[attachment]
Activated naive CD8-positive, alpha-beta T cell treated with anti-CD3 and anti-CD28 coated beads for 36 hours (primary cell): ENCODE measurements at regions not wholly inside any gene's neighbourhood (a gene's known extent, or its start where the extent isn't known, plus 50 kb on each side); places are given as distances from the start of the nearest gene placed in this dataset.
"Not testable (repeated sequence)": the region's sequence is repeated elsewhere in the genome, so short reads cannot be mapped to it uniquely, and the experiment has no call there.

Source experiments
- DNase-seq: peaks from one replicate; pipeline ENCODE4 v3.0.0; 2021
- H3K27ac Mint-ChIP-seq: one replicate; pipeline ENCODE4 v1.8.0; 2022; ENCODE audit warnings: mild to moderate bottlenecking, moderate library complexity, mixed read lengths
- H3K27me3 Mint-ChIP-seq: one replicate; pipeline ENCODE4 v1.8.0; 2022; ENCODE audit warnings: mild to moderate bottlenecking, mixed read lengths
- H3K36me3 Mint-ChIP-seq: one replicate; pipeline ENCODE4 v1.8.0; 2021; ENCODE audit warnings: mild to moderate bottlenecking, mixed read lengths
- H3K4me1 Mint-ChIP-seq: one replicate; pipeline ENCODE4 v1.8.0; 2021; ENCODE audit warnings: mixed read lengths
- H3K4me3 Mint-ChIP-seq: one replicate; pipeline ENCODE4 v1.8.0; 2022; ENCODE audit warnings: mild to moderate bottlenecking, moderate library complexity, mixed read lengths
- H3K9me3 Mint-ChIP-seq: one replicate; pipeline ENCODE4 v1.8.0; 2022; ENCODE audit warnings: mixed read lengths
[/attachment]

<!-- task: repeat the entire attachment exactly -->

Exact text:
Activated naive CD8-positive, alpha-beta T cell treated with anti-CD3 and anti-CD28 coated beads for 36 hours (primary cell): ENCODE measurements at regions not wholly inside any gene's neighbourhood (a gene's known extent, or its start where the extent isn't known, plus 50 kb on each side); places are given as distances from the start of the nearest gene placed in this dataset.
"Not testable (repeated sequence)": the region's sequence is repeated elsewhere in the genome, so short reads cannot be mapped to it uniquely, and the experiment has no call there.

Source experiments
- DNase-seq: peaks from one replicate; pipeline ENCODE4 v3.0.0; 2021
- H3K27ac Mint-ChIP-seq: one replicate; pipeline ENCODE4 v1.8.0; 2022; ENCODE audit warnings: mild to moderate bottlenecking, moderate library complexity, mixed read lengths
- H3K27me3 Mint-ChIP-seq: one replicate; pipeline ENCODE4 v1.8.0; 2022; ENCODE audit warnings: mild to moderate bottlenecking, mixed read lengths
- H3K36me3 Mint-ChIP-seq: one replicate; pipeline ENCODE4 v1.8.0; 2021; ENCODE audit warnings: mild to moderate bottlenecking, mixed read lengths
- H3K4me1 Mint-ChIP-seq: one replicate; pipeline ENCODE4 v1.8.0; 2021; ENCODE audit warnings: mixed read lengths
- H3K4me3 Mint-ChIP-seq: one replicate; pipeline ENCODE4 v1.8.0; 2022; ENCODE audit warnings: mild to moderate bottlenecking, moderate library complexity, mixed read lengths
- H3K9me3 Mint-ChIP-seq: one replicate; pipeline ENCODE4 v1.8.0; 2022; ENCODE audit warnings: mixed read lengths